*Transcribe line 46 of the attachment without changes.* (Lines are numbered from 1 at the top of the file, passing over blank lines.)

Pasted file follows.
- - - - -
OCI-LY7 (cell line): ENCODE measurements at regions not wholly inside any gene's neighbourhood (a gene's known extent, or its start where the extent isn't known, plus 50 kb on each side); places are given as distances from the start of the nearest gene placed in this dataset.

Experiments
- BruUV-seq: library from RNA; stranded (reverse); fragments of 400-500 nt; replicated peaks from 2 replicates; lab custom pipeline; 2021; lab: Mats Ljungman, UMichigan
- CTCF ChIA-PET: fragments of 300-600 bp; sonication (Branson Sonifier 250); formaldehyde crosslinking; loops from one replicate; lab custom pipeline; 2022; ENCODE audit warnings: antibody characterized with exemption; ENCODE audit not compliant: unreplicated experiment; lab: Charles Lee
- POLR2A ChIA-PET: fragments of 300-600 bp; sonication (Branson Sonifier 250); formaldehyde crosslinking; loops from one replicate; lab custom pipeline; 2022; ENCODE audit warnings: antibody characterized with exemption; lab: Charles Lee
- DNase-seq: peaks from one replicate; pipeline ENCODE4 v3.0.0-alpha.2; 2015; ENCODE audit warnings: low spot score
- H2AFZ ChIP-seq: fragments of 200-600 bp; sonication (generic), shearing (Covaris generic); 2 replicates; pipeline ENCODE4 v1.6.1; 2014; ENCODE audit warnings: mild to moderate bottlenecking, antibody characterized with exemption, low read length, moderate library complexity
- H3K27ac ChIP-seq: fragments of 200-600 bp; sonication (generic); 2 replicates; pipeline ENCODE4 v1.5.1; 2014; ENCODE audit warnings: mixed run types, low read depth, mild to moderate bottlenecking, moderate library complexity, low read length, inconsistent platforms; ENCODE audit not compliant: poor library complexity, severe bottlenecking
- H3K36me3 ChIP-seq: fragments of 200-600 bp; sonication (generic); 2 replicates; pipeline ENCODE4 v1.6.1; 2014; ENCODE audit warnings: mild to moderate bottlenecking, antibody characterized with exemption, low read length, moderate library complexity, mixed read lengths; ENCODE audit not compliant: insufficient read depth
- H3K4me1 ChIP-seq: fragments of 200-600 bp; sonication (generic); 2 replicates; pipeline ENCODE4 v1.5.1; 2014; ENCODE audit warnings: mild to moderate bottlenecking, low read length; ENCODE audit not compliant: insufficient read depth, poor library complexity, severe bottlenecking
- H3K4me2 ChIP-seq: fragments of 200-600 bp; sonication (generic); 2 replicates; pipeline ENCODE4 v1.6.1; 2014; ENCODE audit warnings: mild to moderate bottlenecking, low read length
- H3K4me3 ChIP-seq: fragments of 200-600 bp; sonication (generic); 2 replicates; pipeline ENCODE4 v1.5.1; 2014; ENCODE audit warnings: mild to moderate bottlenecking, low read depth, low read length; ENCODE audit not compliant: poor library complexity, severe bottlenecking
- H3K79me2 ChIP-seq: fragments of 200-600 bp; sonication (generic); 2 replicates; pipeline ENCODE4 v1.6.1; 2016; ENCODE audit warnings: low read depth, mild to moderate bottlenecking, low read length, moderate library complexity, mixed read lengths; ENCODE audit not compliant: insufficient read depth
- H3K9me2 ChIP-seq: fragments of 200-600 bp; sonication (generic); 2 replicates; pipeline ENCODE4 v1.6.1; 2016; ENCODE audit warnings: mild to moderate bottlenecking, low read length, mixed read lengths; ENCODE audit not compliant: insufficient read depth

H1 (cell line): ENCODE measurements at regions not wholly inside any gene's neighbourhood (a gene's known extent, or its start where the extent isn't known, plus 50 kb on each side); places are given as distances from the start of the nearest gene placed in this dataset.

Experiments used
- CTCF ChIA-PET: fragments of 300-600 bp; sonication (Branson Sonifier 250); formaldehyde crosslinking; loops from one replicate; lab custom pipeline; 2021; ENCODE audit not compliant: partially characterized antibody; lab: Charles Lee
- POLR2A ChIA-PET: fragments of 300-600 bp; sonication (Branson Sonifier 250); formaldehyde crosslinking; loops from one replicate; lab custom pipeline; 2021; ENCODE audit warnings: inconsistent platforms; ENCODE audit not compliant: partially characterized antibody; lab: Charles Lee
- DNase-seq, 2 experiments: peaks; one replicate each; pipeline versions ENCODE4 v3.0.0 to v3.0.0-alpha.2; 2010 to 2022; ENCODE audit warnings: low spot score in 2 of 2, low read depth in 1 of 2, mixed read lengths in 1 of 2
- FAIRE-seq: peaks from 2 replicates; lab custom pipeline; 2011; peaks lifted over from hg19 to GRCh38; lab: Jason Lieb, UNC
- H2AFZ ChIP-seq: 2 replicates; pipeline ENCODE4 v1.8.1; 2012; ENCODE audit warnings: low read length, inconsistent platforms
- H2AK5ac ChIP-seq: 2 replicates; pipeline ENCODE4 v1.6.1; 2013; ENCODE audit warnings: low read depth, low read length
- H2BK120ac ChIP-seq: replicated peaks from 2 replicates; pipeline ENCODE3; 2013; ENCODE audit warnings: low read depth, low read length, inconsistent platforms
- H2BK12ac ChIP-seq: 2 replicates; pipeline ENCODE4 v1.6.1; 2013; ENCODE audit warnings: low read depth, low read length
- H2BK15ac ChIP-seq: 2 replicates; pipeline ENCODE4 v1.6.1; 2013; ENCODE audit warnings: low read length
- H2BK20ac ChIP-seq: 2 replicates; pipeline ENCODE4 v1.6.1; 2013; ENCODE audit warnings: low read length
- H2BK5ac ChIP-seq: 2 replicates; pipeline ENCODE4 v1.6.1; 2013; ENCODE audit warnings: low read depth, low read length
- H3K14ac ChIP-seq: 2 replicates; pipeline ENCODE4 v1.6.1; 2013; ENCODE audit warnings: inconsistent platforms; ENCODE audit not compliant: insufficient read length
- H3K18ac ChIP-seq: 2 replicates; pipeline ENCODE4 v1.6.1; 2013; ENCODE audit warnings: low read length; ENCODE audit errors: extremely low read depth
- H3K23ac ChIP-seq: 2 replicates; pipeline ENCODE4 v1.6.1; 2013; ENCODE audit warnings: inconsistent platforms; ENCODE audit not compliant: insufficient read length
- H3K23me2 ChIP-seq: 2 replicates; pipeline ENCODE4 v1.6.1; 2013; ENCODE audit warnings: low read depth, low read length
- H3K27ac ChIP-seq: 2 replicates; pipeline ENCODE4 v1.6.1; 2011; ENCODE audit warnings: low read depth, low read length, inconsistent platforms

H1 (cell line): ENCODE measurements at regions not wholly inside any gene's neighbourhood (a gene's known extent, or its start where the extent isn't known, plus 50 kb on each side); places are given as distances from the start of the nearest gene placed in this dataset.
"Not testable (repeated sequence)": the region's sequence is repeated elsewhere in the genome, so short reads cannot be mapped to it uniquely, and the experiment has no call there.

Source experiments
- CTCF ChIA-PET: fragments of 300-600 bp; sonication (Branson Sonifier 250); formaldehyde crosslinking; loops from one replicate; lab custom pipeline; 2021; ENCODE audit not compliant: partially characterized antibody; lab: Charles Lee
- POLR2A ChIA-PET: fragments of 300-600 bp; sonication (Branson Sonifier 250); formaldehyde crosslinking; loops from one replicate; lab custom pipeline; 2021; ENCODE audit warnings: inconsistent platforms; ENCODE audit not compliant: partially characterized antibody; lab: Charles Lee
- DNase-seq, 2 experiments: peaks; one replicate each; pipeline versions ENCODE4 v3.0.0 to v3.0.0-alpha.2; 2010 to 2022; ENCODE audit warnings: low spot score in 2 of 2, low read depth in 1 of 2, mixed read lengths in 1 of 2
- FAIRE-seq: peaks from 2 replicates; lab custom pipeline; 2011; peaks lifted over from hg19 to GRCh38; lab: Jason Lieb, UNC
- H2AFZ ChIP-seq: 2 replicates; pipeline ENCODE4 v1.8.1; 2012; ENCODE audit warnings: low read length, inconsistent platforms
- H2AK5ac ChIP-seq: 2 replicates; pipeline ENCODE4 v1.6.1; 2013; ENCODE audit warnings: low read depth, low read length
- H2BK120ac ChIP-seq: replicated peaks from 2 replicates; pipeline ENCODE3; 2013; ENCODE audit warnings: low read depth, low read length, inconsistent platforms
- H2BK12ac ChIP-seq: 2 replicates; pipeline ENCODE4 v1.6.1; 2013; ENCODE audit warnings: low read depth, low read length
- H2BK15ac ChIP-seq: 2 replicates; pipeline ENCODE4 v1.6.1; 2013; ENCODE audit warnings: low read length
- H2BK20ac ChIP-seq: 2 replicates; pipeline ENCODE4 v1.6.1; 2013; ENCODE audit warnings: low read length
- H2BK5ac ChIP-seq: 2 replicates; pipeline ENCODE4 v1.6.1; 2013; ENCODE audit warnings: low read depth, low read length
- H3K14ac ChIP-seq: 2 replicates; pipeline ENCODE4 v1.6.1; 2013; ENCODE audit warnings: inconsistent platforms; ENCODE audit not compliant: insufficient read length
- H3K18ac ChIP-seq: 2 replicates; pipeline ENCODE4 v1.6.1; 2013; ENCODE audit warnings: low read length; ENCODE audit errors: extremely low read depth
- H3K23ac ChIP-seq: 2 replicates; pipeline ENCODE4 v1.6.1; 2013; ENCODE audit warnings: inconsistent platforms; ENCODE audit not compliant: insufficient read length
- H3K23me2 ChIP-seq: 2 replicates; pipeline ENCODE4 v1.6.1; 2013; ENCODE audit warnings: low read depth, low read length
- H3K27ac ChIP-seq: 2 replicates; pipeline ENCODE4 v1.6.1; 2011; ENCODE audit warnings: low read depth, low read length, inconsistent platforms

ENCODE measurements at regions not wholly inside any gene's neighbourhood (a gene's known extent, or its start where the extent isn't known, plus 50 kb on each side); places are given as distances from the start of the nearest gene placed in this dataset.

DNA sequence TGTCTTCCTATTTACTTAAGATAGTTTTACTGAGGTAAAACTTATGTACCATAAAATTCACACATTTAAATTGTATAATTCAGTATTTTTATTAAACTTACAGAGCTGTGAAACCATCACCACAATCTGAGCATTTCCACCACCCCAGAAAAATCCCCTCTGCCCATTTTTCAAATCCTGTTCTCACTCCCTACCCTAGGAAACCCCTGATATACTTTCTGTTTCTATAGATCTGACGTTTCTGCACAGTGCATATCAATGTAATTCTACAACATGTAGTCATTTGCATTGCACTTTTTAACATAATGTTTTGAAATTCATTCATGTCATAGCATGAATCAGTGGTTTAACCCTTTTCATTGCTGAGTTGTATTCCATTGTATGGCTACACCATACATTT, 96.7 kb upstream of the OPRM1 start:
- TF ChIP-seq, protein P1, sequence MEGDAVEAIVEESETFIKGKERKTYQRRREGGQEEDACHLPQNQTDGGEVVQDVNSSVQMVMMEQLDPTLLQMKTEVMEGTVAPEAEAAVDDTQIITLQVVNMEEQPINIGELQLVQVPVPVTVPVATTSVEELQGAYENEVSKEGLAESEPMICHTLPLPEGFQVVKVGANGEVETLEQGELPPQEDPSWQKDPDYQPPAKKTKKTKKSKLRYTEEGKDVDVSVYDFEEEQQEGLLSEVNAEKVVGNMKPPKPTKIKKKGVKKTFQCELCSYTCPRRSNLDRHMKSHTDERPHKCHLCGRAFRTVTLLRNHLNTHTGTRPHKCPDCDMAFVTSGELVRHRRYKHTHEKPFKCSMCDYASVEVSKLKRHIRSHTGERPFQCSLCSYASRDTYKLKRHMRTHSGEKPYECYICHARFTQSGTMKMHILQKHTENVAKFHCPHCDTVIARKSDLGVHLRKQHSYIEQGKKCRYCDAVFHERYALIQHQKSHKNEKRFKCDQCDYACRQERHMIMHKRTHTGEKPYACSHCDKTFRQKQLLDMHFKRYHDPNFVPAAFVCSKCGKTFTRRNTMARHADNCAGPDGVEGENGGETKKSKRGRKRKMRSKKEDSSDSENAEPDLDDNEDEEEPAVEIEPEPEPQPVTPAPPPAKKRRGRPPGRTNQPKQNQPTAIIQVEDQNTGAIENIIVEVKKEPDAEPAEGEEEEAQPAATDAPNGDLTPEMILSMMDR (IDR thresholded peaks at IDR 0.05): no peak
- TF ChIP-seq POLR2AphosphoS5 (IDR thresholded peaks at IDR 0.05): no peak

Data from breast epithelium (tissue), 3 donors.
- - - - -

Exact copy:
- H2BK5ac ChIP-seq: 2 replicates; pipeline ENCODE4 v1.6.1; 2013; ENCODE audit warnings: low read depth, low read length